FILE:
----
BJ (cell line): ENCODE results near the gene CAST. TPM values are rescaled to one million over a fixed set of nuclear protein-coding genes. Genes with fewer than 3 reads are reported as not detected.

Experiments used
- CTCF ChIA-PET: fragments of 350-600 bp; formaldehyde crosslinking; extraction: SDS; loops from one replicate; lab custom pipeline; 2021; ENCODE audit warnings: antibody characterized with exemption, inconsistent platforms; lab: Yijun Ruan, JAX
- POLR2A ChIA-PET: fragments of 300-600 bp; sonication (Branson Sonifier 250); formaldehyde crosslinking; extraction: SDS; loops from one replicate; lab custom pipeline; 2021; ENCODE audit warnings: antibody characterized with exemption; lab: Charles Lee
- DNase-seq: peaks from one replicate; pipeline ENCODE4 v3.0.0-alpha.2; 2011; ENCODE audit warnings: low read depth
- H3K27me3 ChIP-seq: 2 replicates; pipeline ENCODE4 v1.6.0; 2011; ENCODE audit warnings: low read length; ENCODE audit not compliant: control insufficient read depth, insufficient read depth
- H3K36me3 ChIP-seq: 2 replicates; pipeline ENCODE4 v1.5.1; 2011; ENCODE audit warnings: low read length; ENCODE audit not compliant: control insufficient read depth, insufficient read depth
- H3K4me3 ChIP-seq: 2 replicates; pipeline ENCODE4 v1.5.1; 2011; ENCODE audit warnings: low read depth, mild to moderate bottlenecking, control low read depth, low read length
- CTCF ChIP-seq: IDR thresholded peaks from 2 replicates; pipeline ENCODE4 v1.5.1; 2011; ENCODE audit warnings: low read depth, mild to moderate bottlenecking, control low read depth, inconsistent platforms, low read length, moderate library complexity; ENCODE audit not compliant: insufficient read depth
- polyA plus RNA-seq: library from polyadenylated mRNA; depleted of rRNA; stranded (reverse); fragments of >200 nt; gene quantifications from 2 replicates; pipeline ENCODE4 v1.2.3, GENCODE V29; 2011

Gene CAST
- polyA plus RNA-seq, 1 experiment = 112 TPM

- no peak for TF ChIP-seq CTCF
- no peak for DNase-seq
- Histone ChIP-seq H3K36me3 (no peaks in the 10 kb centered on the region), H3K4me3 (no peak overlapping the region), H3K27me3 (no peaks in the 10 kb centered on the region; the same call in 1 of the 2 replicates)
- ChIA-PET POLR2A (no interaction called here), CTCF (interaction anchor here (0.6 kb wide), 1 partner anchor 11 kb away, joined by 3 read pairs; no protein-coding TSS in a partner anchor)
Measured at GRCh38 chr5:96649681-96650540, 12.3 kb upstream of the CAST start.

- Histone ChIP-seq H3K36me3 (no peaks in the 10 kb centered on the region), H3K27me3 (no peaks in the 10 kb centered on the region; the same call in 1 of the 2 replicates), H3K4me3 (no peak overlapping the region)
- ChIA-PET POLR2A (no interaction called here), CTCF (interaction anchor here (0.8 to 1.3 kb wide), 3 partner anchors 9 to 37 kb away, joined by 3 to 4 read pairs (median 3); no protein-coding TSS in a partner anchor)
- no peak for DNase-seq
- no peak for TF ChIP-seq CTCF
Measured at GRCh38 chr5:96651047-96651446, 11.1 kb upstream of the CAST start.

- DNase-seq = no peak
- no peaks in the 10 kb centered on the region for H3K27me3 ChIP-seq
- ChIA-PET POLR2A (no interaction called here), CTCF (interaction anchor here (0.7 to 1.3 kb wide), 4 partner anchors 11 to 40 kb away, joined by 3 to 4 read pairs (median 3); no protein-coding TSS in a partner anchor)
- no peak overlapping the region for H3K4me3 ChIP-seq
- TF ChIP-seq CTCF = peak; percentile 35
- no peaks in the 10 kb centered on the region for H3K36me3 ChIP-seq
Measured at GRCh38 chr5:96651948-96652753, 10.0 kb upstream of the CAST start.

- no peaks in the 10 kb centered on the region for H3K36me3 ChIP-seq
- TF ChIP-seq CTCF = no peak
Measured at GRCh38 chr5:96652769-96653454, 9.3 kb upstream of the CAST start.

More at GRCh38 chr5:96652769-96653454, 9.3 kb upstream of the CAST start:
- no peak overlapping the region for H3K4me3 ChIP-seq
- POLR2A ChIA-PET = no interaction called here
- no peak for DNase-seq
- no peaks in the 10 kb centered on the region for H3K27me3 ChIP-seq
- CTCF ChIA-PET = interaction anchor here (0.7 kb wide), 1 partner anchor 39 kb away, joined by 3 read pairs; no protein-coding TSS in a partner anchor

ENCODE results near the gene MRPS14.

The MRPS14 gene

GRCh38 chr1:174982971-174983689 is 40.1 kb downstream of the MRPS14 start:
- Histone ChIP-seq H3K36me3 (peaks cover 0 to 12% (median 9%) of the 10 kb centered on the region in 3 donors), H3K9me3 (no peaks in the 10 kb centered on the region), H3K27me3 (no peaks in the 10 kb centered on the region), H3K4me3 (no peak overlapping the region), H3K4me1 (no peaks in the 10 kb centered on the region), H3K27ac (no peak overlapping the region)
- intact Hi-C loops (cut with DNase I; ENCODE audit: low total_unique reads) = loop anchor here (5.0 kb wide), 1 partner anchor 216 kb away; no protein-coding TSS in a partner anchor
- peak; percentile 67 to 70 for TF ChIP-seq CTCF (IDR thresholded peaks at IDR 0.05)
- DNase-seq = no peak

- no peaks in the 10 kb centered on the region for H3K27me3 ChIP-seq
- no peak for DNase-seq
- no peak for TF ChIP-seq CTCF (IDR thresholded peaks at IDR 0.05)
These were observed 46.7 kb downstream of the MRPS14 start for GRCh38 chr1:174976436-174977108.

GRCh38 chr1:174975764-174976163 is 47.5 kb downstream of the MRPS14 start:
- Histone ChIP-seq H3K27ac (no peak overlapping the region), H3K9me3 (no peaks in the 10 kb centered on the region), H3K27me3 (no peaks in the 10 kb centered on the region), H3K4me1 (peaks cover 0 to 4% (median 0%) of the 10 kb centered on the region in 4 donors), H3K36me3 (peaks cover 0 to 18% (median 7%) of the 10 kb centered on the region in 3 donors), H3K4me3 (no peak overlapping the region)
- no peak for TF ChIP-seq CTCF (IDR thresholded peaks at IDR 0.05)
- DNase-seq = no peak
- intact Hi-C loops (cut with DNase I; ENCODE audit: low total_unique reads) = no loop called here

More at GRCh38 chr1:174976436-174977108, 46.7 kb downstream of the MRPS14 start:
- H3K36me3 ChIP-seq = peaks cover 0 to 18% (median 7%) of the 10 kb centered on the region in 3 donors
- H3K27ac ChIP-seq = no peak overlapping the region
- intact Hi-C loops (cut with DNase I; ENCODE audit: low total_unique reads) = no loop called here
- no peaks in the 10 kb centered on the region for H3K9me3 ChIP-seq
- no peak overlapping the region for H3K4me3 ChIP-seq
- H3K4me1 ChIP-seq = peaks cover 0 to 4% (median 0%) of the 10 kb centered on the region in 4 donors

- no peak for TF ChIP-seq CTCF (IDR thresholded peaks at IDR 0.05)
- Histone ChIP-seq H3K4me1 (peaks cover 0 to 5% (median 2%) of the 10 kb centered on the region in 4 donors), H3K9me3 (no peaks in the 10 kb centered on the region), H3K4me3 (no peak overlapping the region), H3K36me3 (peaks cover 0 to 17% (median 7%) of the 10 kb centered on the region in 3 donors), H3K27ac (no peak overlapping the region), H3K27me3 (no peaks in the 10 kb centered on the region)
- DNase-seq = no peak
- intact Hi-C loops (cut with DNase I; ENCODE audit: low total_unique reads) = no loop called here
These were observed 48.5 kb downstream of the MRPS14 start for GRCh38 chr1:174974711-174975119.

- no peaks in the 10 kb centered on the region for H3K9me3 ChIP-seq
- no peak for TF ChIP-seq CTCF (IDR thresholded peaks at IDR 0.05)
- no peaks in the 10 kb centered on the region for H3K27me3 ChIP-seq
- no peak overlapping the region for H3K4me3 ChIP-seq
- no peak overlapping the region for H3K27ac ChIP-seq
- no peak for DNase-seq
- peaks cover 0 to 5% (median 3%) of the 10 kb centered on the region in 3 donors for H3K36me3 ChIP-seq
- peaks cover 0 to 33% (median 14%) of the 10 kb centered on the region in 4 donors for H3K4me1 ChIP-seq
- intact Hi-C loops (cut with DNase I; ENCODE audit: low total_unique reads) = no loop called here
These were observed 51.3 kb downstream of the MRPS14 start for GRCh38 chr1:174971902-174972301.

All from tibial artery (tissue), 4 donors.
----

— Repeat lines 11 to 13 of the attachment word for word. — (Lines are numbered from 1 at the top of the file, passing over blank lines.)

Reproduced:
Gene CAST
- polyA plus RNA-seq, 1 experiment = 112 TPM

- no peak for TF ChIP-seq CTCF